Josh Perry, Chair of the Business Law and Ethics Department at Kelley: “Professor Stemler’s cutting-edge research focuses on the ‘Wild West’ dynamics of a technologically- and digitally-driven 21stCentury marketplace where legislators and regulators are unable to keep pace. Her award-winning work is not only consistently high-quality as a matter of scholarship, but its practical importance as guidance to policy makers around the world and as an influence on emerging legal doctrines could not be more timely. Moreover, as an instructor, she leads, teaches, mentors, encourages, co-authors and inspires her students to delve into these cutting-edge topics. Her students not only learn about the subject matter, but also learn how to conduct research, write papers and compete in case competitions. Even her service contributors are extraordinary. Flowing from her days as a student member of the IU Board of Trustees, Professor Stemler continues to serve Indiana University and our students in profound and impactful ways. She is a founding member of the IU Queer Philanthropy Circle and director of the IU LGBTQ+ Alumni Board. In these advocacy and philanthropy roles, Professor Stemler works to raise money to support students who have been financially disowned by their families for revealing their sexual orientation or gender identity. With her international reputation as a scholar of the sharing economy, her work ethic, her commitment to students, and her collegiality, Abbey Stemler represents the very best of Indiana University and the Kelley School of Business.”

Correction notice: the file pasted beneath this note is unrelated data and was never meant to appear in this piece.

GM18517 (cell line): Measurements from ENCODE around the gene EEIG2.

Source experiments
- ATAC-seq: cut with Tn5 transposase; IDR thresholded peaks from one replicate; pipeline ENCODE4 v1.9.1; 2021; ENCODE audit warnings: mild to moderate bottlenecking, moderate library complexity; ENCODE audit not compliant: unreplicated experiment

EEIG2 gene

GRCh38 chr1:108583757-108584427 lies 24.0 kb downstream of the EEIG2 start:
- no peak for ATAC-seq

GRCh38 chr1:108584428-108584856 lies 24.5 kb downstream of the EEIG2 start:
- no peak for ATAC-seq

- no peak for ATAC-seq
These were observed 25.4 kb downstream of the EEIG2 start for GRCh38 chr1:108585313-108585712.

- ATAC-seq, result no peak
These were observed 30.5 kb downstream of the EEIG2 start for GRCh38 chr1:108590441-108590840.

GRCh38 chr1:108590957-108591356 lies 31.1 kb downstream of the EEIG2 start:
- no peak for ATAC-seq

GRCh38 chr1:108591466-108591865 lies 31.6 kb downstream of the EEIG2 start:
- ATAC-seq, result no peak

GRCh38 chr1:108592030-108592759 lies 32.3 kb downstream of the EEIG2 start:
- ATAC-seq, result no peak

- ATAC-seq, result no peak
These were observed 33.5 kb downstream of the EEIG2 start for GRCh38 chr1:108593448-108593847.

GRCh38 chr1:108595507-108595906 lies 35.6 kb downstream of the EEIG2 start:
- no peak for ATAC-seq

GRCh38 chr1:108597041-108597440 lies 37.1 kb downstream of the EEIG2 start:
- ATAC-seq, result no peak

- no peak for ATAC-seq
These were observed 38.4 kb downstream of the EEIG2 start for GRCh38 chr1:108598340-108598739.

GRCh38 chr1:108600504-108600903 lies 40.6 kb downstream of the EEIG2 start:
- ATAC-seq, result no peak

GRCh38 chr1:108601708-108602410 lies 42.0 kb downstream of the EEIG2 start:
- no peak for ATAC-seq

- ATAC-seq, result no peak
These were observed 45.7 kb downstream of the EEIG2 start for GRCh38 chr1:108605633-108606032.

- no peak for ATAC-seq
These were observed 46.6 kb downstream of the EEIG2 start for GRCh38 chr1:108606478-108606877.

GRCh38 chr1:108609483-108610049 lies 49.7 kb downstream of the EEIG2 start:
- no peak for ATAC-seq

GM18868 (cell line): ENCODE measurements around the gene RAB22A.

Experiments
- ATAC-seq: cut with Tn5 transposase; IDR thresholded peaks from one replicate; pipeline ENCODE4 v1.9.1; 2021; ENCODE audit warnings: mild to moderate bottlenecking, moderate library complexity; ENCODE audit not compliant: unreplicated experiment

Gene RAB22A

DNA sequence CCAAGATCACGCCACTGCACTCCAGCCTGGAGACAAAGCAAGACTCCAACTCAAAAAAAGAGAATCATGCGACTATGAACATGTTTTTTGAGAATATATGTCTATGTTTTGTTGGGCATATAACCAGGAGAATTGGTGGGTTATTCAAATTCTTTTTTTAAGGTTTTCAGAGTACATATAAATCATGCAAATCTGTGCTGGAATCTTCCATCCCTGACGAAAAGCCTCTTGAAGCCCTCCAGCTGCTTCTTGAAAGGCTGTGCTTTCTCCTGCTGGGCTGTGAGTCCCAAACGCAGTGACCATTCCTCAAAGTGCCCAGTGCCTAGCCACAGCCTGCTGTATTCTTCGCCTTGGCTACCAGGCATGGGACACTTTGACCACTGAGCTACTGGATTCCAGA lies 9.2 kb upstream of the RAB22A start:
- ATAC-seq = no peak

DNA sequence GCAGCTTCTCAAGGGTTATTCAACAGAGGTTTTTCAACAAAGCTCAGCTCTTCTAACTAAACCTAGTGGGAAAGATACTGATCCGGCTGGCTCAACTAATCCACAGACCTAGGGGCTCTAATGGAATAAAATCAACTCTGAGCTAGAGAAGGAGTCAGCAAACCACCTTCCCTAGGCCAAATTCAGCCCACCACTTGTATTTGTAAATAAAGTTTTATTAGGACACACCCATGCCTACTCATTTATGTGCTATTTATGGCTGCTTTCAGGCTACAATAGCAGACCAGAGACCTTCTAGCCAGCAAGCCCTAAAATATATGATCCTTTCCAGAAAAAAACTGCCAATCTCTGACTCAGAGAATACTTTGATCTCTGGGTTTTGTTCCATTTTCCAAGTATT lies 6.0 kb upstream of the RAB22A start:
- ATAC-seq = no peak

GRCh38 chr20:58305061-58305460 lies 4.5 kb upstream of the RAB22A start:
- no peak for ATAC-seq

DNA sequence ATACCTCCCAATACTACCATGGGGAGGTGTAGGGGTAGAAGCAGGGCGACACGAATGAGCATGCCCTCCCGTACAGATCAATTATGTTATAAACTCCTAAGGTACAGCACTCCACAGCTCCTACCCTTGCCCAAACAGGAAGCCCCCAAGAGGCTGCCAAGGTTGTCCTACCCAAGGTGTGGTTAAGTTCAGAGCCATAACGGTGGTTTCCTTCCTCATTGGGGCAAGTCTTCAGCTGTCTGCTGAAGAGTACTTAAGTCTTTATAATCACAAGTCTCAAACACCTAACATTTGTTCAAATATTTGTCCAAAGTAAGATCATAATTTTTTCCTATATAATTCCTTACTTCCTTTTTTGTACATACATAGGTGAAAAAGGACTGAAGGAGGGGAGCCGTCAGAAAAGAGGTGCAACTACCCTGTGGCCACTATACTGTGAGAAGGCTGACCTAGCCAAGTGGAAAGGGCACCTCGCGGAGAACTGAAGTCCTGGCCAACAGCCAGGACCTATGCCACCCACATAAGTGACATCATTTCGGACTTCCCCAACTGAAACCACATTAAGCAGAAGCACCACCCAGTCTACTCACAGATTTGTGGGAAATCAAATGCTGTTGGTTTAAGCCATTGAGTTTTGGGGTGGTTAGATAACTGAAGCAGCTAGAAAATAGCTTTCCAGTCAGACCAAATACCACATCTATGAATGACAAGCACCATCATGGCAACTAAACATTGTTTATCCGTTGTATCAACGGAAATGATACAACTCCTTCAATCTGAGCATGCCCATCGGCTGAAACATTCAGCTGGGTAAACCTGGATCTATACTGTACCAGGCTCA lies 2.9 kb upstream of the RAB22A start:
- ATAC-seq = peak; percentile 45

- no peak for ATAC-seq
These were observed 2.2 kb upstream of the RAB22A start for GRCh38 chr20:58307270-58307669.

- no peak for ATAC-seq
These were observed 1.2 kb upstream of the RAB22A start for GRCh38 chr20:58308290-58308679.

Angie Raymond, associate professor of business law and Weimer Faculty Fellow at Kelley: Professor Stemler is a scholar recognized both domestically and internationally as an expert in the area of regulatory theory in the shared economy. This emerging area of scholarly interest is timely, significant, and of increasing importance in today’s global landscape. Professor Stemler has emerged as one of the leaders in crafting this new area of digital, platform-based regulation … In my view, junior faculty members should be assessed by a commitment to developing into teaching scholars. Rare is the researcher and scholar who has not gotten insight and inspiration through their teaching. Professor Stemler has a robust, passionate commitment to helping students understand the law in context. Her students clearly appreciate her commitment to developing a strong, pedagogically supported, context-specific teaching style that allows students to grow with guidance and firm support.”